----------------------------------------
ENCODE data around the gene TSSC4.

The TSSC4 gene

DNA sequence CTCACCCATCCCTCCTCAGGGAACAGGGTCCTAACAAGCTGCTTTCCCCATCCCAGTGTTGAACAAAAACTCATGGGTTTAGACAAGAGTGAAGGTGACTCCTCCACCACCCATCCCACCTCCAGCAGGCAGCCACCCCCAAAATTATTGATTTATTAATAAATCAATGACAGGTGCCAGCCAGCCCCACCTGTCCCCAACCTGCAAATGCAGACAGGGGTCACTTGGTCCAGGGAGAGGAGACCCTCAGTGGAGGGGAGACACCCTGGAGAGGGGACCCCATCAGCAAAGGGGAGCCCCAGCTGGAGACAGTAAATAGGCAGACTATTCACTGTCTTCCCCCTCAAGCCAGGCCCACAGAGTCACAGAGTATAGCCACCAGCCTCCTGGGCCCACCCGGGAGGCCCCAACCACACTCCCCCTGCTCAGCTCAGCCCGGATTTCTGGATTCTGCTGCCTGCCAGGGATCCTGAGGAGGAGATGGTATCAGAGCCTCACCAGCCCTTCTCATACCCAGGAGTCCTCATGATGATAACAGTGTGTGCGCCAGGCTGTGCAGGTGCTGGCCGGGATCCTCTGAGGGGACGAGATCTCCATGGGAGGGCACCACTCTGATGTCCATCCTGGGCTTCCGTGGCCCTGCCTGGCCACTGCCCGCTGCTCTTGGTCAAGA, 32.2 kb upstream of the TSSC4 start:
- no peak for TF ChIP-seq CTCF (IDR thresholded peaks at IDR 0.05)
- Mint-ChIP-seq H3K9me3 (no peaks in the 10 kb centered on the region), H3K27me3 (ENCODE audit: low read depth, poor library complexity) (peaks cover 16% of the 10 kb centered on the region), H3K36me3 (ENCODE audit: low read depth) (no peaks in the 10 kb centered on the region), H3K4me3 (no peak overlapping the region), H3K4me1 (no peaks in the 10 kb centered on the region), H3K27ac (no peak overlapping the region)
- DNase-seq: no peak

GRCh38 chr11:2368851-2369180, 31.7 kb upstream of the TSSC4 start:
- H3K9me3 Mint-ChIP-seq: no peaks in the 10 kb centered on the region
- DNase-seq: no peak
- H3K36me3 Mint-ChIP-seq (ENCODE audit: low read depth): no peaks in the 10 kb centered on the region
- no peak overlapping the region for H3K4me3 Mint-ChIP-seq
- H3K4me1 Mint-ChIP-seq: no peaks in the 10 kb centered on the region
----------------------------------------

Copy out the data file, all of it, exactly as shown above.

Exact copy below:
ENCODE data around the gene TSSC4.

The TSSC4 gene

DNA sequence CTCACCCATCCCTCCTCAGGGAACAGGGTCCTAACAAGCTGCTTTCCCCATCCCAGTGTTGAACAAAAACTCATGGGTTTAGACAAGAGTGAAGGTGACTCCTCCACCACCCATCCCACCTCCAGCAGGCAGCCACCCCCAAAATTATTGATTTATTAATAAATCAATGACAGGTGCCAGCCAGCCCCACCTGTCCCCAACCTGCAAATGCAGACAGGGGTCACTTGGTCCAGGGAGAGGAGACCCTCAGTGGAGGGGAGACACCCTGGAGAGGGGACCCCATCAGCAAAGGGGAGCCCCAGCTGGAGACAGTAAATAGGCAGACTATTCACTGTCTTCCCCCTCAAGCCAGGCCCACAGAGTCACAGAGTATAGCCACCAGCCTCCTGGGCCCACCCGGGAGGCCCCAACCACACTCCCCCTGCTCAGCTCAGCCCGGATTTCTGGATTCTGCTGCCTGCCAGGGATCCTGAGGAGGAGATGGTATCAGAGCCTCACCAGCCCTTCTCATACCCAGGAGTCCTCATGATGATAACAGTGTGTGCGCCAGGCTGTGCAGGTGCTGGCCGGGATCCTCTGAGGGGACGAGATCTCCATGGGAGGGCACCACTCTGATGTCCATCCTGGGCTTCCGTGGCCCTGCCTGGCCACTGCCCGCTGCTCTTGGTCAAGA, 32.2 kb upstream of the TSSC4 start:
- no peak for TF ChIP-seq CTCF (IDR thresholded peaks at IDR 0.05)
- Mint-ChIP-seq H3K9me3 (no peaks in the 10 kb centered on the region), H3K27me3 (ENCODE audit: low read depth, poor library complexity) (peaks cover 16% of the 10 kb centered on the region), H3K36me3 (ENCODE audit: low read depth) (no peaks in the 10 kb centered on the region), H3K4me3 (no peak overlapping the region), H3K4me1 (no peaks in the 10 kb centered on the region), H3K27ac (no peak overlapping the region)
- DNase-seq: no peak

GRCh38 chr11:2368851-2369180, 31.7 kb upstream of the TSSC4 start:
- H3K9me3 Mint-ChIP-seq: no peaks in the 10 kb centered on the region
- DNase-seq: no peak
- H3K36me3 Mint-ChIP-seq (ENCODE audit: low read depth): no peaks in the 10 kb centered on the region
- no peak overlapping the region for H3K4me3 Mint-ChIP-seq
- H3K4me1 Mint-ChIP-seq: no peaks in the 10 kb centered on the region